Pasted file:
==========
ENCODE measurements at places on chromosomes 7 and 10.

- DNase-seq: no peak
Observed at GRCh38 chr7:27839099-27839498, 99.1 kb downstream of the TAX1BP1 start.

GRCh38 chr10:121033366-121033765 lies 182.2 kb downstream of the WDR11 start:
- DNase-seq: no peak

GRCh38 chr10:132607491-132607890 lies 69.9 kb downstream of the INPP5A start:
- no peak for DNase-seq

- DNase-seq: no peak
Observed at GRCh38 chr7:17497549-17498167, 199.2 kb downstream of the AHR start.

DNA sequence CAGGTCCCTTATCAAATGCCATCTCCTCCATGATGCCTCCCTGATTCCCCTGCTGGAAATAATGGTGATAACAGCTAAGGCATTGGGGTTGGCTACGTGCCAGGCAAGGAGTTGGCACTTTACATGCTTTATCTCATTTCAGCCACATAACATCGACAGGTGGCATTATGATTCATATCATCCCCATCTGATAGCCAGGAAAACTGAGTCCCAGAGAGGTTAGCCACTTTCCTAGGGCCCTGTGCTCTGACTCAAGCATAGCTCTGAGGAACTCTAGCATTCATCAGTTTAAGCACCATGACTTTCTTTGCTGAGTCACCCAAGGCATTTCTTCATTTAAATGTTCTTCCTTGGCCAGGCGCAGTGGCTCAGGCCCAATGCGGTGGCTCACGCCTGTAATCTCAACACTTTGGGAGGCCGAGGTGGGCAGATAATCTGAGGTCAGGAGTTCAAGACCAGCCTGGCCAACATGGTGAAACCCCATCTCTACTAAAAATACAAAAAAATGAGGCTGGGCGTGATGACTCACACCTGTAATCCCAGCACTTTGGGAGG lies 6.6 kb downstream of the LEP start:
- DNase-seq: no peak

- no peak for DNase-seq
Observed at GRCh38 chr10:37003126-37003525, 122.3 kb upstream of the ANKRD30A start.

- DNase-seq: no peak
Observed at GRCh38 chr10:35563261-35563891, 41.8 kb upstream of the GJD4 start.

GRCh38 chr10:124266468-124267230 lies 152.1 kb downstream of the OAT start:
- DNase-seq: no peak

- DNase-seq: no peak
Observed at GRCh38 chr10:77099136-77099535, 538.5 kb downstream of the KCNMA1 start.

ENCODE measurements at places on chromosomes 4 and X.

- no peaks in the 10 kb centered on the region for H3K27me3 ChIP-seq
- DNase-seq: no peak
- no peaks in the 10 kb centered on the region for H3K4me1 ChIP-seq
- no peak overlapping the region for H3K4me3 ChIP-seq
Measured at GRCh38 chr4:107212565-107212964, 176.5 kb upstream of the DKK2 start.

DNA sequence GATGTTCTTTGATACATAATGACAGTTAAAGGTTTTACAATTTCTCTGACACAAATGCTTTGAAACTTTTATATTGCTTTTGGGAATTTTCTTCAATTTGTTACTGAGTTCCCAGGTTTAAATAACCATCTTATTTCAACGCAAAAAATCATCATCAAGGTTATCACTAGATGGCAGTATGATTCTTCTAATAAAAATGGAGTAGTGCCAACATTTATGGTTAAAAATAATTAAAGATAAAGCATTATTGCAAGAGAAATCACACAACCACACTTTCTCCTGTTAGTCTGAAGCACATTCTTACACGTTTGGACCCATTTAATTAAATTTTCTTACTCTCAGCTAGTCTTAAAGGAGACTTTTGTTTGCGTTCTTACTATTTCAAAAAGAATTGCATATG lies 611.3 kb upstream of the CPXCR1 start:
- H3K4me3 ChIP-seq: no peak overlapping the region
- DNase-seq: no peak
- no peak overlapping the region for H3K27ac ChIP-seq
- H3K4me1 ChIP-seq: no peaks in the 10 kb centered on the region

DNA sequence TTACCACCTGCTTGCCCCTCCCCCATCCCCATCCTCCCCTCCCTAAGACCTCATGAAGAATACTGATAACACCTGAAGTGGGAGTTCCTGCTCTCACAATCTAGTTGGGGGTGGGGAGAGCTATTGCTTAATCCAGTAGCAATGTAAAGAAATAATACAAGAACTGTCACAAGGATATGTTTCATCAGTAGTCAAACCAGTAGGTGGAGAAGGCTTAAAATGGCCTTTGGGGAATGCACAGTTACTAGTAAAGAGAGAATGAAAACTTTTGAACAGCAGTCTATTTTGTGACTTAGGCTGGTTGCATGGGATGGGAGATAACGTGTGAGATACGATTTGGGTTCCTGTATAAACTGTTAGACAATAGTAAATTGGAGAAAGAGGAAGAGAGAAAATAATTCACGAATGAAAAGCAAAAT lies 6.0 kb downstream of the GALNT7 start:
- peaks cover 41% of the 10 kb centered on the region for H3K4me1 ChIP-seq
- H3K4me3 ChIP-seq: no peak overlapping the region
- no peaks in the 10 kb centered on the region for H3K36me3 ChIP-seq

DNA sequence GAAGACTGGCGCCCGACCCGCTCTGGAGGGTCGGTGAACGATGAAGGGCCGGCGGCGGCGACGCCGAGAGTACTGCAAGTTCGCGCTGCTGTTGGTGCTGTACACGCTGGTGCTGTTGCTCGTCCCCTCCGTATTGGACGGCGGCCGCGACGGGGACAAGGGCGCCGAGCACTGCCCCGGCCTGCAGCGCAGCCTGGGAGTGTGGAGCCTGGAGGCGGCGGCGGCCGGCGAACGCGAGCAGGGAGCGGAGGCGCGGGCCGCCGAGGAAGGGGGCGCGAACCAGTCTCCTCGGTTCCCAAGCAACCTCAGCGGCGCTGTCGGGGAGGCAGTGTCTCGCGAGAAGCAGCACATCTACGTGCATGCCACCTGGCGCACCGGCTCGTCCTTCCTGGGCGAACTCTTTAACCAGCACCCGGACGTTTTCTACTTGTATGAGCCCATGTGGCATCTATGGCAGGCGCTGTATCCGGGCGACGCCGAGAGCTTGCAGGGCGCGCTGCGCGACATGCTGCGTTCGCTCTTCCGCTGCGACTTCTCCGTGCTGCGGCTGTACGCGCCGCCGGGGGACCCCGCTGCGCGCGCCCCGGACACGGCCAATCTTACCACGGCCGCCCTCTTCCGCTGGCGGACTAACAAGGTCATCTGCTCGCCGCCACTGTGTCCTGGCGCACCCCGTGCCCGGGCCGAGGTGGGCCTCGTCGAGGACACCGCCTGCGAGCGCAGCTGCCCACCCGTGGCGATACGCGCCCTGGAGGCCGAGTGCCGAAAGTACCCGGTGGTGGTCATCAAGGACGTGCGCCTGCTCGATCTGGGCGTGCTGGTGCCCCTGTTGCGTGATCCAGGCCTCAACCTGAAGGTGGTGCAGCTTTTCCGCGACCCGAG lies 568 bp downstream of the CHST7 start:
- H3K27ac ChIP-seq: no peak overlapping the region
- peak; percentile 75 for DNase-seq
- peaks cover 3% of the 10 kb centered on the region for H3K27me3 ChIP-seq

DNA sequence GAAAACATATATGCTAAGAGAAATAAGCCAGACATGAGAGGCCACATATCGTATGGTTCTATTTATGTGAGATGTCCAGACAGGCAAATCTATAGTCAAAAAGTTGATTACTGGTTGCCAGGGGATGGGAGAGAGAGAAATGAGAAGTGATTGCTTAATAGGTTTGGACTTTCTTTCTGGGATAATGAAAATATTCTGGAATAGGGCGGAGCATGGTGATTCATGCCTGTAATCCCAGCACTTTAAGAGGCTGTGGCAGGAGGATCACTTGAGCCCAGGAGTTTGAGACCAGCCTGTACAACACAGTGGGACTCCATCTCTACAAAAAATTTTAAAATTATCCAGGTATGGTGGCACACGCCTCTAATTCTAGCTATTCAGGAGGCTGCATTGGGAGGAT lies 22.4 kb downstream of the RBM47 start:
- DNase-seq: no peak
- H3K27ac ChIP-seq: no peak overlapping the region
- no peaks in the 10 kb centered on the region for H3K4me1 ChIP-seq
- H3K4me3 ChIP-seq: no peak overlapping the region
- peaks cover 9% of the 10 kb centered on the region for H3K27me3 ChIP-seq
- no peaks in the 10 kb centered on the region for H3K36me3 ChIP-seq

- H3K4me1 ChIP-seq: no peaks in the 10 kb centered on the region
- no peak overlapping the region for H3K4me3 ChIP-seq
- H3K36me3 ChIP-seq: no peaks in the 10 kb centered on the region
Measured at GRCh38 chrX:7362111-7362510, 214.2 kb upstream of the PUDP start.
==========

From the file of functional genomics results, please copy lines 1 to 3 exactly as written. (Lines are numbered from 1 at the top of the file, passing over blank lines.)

ENCODE measurements at places on chromosomes 7 and 10.

- DNase-seq: no peak
Observed at GRCh38 chr7:27839099-27839498, 99.1 kb downstream of the TAX1BP1 start.